Despite having one of the lowest poverty rates and highest median incomes in the U.S., New Jersey has the fourth-highest maternal mortality rate and one of the highest maternal morbidity rates in the nation. One of the most diverse states in the country, New Jersey has significant maternal health disparities by county, race, and ethnicity, yet few studies have investigated the extent or the underlying causes of these geographic and racial/ethnic disparities.
Non-Hispanic Black women, in particular, have a troublingly high rate of severe maternal morbidity (potentially life-threatening or near-miss events that would have resulted in a maternal death during pregnancy, childbirth, or within 42 days of termination of pregnancy if not for significant medical intervention) at 31.2 per 1,000 deliveries, which is more than double that of non-Hispanic White women (13.4 per 1,000 deliveries). This racial gap is larger than that observed nationally, yet the cause remains elusive.
Geographic disparities are also apparent, but it is unclear whether the geographic disparities remain after controlling for poverty rate or other economic characteristics of the counties, or to what extent the geographic disparities are due of the health care resources in the counties (e.g., availability of obstetricians).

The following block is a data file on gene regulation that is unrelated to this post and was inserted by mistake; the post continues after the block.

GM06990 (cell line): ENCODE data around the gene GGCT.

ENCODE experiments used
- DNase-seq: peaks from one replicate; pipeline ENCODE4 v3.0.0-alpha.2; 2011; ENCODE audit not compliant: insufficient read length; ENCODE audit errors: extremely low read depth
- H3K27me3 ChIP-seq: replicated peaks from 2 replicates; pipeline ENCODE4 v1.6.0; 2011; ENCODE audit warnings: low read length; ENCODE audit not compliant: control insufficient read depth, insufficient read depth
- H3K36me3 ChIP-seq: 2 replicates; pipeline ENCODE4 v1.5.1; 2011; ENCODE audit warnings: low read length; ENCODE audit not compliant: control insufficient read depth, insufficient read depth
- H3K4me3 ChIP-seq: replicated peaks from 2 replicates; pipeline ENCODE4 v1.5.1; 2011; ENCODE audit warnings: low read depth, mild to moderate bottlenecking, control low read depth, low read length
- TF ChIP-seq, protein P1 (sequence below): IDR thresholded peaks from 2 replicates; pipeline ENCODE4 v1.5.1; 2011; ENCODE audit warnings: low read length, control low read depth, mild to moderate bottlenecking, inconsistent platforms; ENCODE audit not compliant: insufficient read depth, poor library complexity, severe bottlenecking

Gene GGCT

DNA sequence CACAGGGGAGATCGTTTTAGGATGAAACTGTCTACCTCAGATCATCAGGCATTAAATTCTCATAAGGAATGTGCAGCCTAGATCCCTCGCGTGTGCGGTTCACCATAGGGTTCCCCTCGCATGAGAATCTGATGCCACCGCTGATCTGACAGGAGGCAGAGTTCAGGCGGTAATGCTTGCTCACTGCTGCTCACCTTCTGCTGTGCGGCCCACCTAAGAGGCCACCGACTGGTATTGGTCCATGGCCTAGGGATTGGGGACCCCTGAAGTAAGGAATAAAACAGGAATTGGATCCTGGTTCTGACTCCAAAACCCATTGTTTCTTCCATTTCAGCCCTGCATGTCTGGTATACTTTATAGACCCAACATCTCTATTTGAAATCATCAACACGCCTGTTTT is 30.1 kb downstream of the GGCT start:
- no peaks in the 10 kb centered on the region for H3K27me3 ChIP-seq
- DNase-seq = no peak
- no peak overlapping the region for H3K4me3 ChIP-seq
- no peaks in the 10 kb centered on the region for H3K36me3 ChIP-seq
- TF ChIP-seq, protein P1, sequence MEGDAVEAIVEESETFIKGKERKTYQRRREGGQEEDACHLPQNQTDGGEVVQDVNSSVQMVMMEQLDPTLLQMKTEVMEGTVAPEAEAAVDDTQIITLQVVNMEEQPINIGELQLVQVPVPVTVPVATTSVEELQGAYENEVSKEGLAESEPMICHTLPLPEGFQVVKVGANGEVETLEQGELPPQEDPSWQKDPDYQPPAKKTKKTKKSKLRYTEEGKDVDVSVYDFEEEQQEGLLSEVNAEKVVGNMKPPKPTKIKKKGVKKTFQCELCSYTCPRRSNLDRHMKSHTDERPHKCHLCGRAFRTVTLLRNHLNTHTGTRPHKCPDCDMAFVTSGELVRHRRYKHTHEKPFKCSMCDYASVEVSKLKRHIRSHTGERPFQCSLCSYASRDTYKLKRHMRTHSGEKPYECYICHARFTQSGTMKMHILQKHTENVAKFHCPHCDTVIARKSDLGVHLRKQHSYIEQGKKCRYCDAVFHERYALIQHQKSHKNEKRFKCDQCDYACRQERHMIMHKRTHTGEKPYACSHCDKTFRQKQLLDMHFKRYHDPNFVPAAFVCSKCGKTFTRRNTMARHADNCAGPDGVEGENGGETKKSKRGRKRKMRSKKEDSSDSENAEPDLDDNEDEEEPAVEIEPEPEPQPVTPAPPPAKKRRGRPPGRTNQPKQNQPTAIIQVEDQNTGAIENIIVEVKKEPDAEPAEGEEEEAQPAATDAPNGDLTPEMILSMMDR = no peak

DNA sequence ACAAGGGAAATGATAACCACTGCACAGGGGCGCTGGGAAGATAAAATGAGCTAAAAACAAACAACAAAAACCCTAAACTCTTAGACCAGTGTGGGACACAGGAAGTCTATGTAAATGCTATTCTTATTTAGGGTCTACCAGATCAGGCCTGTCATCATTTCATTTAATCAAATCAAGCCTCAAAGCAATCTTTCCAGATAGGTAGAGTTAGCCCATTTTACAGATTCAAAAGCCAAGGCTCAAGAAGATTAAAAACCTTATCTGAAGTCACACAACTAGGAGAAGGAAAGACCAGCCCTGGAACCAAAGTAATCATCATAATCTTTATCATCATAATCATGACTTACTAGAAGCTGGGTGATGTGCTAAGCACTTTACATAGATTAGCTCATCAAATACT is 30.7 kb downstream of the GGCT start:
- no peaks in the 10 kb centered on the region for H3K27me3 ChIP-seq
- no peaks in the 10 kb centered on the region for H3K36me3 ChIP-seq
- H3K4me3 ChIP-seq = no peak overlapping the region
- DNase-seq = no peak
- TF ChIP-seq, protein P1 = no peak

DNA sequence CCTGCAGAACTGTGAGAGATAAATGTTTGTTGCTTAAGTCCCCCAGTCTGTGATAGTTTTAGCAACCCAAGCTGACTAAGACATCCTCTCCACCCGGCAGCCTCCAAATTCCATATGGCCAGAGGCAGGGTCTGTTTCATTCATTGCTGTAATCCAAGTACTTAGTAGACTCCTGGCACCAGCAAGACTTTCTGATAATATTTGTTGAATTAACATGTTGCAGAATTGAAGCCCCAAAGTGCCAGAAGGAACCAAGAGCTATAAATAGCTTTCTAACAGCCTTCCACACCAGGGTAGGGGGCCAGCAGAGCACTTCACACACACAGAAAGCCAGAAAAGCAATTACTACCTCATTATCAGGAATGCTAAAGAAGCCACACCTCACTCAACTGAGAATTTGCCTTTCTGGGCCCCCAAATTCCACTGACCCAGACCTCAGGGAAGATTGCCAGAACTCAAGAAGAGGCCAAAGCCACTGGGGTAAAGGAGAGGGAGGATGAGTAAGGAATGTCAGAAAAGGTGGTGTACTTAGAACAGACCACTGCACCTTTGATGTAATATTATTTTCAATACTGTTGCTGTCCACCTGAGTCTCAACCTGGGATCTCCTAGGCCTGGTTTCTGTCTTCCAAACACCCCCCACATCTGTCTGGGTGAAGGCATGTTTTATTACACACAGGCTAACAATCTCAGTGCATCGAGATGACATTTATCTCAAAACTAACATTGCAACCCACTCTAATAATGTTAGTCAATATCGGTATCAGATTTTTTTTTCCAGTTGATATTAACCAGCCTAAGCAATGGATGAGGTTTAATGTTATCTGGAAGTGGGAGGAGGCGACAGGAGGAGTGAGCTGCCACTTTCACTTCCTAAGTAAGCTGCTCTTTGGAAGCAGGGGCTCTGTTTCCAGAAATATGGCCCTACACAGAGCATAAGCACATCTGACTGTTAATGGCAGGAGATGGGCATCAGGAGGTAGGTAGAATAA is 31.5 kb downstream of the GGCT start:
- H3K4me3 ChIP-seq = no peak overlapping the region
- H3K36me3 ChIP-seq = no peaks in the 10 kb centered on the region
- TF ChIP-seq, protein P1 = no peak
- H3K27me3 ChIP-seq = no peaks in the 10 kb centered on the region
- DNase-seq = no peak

In this project, the research team will use 10 years of New Jersey birth records and other data to:
- identify high-incidence and low-incidence localities—municipalities and areas in NJ that have worse or better maternal health outcomes than state-level rates—overall and by race and ethnicity, and;
- identify high-risk and low-risk localities—municipalities and areas in NJ that have worse or better maternal health outcomes than expected, given the socioeconomic status and healthcare resources of the community—overall and by race and ethnicity.
Additionally, the team will seek out local policy solutions that help ensure safe, healthy motherhood by examining the differences in local laws and regulations in the domains of land use (zoning), transportation, housing, buildings, public safety, social and health services, parks and recreation, smoking, alcohol, drug-free zones, and pollution.
Severe maternal morbidity (SMM)—defined by the Centers for Disease Control and Prevention as unintended outcomes of labor and delivery that result in significant short- or long-term consequences to a woman’s health—is a major determinant of maternal mortality. Each year 15 of every 1,000 people hospitalized for a delivery experience SMM. In addition to adverse health outcomes, SMM can lead to disruptions in mother-infant bonding, which can compromise children’s social and emotional development, and confers substantial economic costs to families, communities, and insurers including Medicaid.